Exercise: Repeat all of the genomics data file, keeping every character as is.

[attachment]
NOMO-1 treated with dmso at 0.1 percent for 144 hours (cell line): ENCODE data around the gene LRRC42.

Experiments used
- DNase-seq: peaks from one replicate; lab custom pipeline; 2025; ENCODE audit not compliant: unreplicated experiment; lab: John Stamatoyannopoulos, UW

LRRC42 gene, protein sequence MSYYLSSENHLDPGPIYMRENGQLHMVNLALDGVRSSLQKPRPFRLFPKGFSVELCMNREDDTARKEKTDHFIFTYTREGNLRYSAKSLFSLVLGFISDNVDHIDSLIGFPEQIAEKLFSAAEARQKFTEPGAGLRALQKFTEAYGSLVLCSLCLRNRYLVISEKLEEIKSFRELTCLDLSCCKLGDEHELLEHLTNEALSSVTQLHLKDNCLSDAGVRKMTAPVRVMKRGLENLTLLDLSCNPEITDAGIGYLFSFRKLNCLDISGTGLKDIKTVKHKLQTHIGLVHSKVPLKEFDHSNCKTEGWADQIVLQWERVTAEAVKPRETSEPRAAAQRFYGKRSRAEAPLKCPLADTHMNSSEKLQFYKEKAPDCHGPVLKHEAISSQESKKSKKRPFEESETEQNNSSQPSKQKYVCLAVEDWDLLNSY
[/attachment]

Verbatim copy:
NOMO-1 treated with dmso at 0.1 percent for 144 hours (cell line): ENCODE data around the gene LRRC42.

Experiments used
- DNase-seq: peaks from one replicate; lab custom pipeline; 2025; ENCODE audit not compliant: unreplicated experiment; lab: John Stamatoyannopoulos, UW

LRRC42 gene, protein sequence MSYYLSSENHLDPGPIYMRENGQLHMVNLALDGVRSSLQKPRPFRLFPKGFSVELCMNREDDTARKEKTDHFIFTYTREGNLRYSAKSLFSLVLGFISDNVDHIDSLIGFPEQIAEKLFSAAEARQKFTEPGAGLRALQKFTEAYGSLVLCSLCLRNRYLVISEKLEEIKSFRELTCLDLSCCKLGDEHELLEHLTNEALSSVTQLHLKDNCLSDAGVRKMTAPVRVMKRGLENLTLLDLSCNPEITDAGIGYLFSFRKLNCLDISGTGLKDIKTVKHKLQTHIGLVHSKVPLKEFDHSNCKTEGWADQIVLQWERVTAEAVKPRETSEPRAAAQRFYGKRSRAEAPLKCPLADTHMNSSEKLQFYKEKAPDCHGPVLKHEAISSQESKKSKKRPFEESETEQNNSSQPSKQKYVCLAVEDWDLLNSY